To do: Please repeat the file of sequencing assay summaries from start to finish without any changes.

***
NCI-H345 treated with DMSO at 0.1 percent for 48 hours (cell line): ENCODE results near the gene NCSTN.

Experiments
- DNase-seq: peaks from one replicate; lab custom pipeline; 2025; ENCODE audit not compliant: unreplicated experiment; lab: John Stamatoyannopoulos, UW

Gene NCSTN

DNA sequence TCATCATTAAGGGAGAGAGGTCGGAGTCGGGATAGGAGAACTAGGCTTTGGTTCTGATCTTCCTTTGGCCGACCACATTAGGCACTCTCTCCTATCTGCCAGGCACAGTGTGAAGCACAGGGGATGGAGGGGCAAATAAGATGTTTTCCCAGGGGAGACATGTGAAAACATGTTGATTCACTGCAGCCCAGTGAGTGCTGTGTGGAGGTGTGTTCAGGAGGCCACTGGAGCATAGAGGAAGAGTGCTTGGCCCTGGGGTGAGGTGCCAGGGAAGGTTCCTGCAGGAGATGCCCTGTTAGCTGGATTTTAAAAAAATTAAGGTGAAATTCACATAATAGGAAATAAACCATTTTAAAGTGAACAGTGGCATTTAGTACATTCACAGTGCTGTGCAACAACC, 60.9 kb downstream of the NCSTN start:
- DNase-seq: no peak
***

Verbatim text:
NCI-H345 treated with DMSO at 0.1 percent for 48 hours (cell line): ENCODE results near the gene NCSTN.

Experiments
- DNase-seq: peaks from one replicate; lab custom pipeline; 2025; ENCODE audit not compliant: unreplicated experiment; lab: John Stamatoyannopoulos, UW

Gene NCSTN

DNA sequence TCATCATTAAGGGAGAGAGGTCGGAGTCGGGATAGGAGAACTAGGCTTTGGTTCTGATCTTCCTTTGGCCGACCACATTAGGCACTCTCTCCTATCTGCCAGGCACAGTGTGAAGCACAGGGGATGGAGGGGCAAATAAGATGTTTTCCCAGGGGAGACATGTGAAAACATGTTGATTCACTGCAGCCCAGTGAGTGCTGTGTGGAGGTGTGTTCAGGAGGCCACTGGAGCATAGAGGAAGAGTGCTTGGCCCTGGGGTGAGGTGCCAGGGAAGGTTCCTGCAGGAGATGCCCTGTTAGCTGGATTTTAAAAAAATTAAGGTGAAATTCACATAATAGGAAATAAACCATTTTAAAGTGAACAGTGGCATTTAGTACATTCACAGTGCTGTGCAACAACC, 60.9 kb downstream of the NCSTN start:
- DNase-seq: no peak